25by2025 – which aims to improve female representation in the industry by 25 per cent by 2025 – now has 200 signatories committed to bettering the gender balance, with help from IATA itself. From 2021 to 2022, these signatories counted more than 1,000 new pilots (up by the desired 25 per cent), 28 women in CEO positions (up by 20 per cent), plus a 7 per cent increase in technical roles, and a 4 per cent rise across senior positions. Since 2019, IATA’s annual awards for diversity and inclusion have honoured many firsts.

Women like Poppy Khoza, the first female president of the International Civil Aviation Organization General Assembly; Harpreet A de Singh, India’s first female chief of flight safety and accident investigator; and Güliz Öztürk – the first female CEO in the history of Turkish civil aviation. More and more appointments are seating women at the top table: Qantas recently hired its first female CEO and managing director, Vanessa Hudson; JetBlue announced Joanna Geraghty this year as its new CEO – the first woman to lead a major US airline. Mitsuko Tottori was just named Japan Airlines’ first ever female CEO after starting as a flight attendant nearly 40 years ago. At IATA itself, Yvonne Manzi Makolo marks the first female chair of the board as of last June.

Documentary Only Up

Clear vision ahead

In Vancouver, Canada, aviator Teara Fraser founded the first 100 per cent Indigenous woman-owned airline, Iskwew Air, which flew its inaugural flight in 2021. Fraser, a proud Métis woman and single mother of two children, rerouted all her savings into becoming a pilot after her life-changing experience in a small aircraft over Africa’s Okavango Delta. “Back in BC [British Columbia], my instructor really pressed me to perform. He said to me: ‘Teara, you’re going to have to operate at 200 per cent, 100 per cent of time, just to be considered equally competent.’ And I knew that was true.” Fraser went on to gain her commercial license in under a year.

Now, Fraser’s mission is to “rebuild, rematriate and reimagine an air transportation system that centres around equity and sustainability”. The airline is named after the Cree word for ‘woman’, and its launch was blessed by the Musqueam people, upon whose unceded territory Vancouver airport operates. During Covid-19, Iskwew Air also delivered essential goods to Indigenous communities in BC; it runs alongside Fraser’s foundation, Give Them Wings, which helps Indigenous youths get into aviation.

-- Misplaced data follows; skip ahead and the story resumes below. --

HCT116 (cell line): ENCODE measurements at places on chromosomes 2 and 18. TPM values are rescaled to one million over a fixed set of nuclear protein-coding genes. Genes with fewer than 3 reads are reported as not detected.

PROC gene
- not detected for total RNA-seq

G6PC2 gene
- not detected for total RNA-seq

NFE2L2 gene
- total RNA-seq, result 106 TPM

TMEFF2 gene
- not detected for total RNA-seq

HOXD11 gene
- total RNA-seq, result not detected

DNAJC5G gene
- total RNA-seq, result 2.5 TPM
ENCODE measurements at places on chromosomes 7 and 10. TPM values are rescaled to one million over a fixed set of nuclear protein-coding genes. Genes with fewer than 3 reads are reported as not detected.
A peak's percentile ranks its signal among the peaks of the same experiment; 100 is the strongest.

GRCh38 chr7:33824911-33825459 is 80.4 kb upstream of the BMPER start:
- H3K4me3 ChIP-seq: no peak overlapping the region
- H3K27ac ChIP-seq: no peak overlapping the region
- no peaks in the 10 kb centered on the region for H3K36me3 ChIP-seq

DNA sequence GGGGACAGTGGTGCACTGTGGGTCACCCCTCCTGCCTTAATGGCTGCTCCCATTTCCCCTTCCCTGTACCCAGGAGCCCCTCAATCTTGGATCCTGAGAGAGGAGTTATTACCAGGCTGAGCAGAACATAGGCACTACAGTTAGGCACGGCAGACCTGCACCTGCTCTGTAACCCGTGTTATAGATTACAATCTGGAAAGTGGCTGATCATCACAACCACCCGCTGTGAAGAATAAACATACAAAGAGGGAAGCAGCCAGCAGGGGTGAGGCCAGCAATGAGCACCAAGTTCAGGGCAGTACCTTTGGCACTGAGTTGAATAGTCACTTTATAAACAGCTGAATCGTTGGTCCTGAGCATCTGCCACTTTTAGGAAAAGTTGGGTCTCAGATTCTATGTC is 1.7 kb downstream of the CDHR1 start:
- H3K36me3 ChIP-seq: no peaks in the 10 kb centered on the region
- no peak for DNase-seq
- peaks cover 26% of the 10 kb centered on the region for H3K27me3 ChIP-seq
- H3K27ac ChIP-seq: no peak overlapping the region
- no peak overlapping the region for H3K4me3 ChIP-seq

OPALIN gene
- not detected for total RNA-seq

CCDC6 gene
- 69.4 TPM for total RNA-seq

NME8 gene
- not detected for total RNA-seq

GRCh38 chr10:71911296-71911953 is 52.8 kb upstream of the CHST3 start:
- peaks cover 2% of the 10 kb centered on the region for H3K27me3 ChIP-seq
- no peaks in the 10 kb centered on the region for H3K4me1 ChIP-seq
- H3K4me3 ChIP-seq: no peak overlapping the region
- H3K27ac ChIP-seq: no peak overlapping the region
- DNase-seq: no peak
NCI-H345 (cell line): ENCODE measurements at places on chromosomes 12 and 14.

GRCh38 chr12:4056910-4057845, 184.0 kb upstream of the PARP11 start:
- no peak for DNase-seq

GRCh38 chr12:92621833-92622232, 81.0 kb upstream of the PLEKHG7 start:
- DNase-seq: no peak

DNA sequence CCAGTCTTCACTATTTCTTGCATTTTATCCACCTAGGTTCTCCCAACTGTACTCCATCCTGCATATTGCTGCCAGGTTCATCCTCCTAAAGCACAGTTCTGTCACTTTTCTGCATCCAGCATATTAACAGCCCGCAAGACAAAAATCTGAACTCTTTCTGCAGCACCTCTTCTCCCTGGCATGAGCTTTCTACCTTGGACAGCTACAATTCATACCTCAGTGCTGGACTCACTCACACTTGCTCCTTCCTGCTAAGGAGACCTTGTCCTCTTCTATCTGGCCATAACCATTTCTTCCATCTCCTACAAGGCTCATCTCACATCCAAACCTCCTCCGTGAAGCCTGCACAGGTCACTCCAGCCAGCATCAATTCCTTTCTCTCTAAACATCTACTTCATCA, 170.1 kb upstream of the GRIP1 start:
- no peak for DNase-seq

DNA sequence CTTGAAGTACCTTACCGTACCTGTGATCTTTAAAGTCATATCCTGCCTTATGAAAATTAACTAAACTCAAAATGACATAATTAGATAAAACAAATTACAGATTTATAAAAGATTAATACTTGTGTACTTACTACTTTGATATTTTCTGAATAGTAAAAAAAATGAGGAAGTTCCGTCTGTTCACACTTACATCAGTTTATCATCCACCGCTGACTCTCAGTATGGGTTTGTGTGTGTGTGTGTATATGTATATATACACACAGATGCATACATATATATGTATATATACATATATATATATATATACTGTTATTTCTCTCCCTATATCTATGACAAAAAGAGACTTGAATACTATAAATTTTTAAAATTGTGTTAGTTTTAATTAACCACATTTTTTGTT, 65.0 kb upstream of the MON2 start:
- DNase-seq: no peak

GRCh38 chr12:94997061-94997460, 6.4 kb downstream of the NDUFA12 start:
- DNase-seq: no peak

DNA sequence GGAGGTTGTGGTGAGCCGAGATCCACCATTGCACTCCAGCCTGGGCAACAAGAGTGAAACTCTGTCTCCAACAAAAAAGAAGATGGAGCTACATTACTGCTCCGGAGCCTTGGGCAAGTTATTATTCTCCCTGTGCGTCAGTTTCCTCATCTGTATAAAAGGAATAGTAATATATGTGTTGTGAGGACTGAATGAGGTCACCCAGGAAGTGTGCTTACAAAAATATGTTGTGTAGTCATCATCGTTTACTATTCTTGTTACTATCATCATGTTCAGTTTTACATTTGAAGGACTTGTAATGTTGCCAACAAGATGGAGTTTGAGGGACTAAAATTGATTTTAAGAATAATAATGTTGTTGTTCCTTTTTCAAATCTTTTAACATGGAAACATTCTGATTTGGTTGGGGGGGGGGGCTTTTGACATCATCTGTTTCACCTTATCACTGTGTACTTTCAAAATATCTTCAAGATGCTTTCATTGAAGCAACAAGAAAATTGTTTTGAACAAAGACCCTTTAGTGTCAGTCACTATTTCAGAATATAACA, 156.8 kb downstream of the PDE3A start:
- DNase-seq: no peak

Fellow Canadian, air traffic controller turned Elevate Aviation CEO and activist, Kendra Kincade, was a homeless teenager until a pivotal tour of the air traffic control centre in Moncton, New Brunswick, ignited her career. “I knew I wanted to work there the second I walked in the door,” she says, looking back. “It’s one of the best paying jobs in aviation, the work/life balance is fabulous, and the sense of pride is tremendous – we’re the guardians of the sky.” Kincade’s new documentary Only Up tells her story and that of several women breaking stereotypes in the industry. “Aviation has always just felt like a man, you know?”

The documentary, along with Kincade’s growing number of Elevate Aviation Learning Centres, is all part of the new fight: making sure everyone can “show up as themselves”.

This doesn’t mean Kincade agrees with corporate targets. “Put a number on it and men start thinking women are only hired on account of their gender.” Joanne West, engineer of more than 30 years and maintenance team leader at British Airways’ engineering HQ in Cardiff, agrees. “Unfortunately, these kinds of targets have allowed females into engineering who might not demonstrate the skills needed, which ultimately affects the reputation for the other females who do. Things like ‘International Women in Engineering Day’, to me, promote the suggestion that if you’re achieving something in the industry, it’s not because of your capabilities.”

West postures that women who want to work in engineering will make it happen, like she did, but this is where we lose Kincade: “So many women just don’t know the careers are out there in the first place,” she argues. “Once we bring them in and show them the possibilities, they all go, ‘Oh my God, I want to be in this.’”

And so, while the Global Gender Gap Report tells us pay gaps, unfair maternity leave policies and workplace discrimination may be around for some time yet (full gender parity being a whole 131 years away, so they predict), we can fly knowing that the rocky runway navigated by our female predecessors is being smoothed. “There are some amazing women out there doing fantastic things for sustainability and innovation and community,” Moloney says. “When I look at them, I know the future of aviation is very bright indeed.”

Words: Hannah Ralph

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The cover of the Business Traveller April 2024 edition
The cover of the Business Traveller April 2024 edition